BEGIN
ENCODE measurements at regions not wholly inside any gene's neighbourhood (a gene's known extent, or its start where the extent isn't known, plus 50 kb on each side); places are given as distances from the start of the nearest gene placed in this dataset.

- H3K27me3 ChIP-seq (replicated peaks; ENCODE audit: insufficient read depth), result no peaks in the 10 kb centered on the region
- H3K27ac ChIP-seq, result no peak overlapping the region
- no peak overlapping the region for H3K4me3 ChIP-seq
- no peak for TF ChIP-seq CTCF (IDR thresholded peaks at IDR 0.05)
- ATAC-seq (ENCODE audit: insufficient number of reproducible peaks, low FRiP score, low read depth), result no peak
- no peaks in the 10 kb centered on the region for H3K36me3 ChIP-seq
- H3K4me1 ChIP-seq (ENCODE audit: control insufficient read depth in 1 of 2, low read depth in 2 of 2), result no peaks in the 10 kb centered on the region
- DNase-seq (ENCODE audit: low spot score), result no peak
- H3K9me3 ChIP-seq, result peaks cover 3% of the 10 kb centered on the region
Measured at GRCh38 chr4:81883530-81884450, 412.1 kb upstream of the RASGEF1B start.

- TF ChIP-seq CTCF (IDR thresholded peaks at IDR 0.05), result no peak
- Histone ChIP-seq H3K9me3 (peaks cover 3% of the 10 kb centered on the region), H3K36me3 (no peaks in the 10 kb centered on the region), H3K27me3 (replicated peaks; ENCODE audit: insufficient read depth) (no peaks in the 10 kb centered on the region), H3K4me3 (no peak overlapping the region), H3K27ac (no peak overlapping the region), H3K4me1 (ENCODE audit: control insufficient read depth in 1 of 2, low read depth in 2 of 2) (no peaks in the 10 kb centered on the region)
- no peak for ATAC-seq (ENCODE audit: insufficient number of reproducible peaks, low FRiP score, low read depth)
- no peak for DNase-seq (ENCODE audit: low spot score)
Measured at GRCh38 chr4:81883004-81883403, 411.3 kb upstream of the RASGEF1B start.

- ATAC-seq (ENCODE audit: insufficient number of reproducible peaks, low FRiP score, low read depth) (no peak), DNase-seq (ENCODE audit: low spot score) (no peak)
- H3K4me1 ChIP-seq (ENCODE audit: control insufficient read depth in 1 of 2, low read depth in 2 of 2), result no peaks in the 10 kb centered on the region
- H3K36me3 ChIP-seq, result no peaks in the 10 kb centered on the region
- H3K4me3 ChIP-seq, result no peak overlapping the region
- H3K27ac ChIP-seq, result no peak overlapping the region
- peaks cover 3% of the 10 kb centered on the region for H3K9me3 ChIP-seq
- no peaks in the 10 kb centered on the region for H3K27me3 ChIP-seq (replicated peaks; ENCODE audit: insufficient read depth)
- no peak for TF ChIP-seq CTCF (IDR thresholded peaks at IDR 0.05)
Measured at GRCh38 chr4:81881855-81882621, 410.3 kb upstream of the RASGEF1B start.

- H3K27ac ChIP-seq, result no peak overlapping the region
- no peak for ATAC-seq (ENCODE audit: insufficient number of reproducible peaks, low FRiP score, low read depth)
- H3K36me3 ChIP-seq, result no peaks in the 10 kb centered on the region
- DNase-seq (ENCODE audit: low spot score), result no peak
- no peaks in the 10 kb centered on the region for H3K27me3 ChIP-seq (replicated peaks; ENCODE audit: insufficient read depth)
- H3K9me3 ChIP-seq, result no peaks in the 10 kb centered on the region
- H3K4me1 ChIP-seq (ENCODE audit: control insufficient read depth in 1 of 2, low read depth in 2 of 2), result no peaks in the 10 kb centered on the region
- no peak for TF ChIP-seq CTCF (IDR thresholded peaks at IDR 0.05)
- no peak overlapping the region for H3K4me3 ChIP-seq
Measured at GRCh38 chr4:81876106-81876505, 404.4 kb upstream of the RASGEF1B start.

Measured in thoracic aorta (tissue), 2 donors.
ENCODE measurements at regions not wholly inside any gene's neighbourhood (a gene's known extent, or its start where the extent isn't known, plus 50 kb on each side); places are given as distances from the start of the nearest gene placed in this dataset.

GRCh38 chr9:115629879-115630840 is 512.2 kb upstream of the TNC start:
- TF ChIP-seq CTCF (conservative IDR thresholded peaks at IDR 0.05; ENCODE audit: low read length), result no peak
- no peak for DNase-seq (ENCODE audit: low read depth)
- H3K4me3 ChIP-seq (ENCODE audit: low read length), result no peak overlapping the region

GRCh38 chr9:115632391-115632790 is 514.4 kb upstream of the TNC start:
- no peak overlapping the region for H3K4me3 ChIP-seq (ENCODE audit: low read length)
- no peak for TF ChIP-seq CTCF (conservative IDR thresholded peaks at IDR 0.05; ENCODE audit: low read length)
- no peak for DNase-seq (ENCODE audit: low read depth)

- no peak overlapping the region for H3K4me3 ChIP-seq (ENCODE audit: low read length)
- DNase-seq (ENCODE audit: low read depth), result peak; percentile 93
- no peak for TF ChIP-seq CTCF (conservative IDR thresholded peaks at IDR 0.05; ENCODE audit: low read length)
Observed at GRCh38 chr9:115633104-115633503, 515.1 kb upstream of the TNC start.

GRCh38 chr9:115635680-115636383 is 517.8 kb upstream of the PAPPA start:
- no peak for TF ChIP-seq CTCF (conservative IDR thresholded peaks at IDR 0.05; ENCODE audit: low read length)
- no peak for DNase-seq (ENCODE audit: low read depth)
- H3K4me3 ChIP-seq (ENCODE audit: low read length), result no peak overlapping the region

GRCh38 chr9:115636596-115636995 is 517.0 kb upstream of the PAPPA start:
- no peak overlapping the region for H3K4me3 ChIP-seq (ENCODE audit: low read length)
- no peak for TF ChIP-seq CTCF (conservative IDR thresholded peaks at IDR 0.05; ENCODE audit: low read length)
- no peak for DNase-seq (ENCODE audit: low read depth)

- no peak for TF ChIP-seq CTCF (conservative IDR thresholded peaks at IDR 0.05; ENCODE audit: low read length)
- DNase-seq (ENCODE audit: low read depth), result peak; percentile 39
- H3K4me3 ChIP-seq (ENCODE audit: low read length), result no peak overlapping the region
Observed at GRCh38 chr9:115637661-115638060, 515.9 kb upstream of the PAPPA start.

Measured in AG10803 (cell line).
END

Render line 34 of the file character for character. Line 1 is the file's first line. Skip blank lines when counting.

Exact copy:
- no peak overlapping the region for H3K4me3 ChIP-seq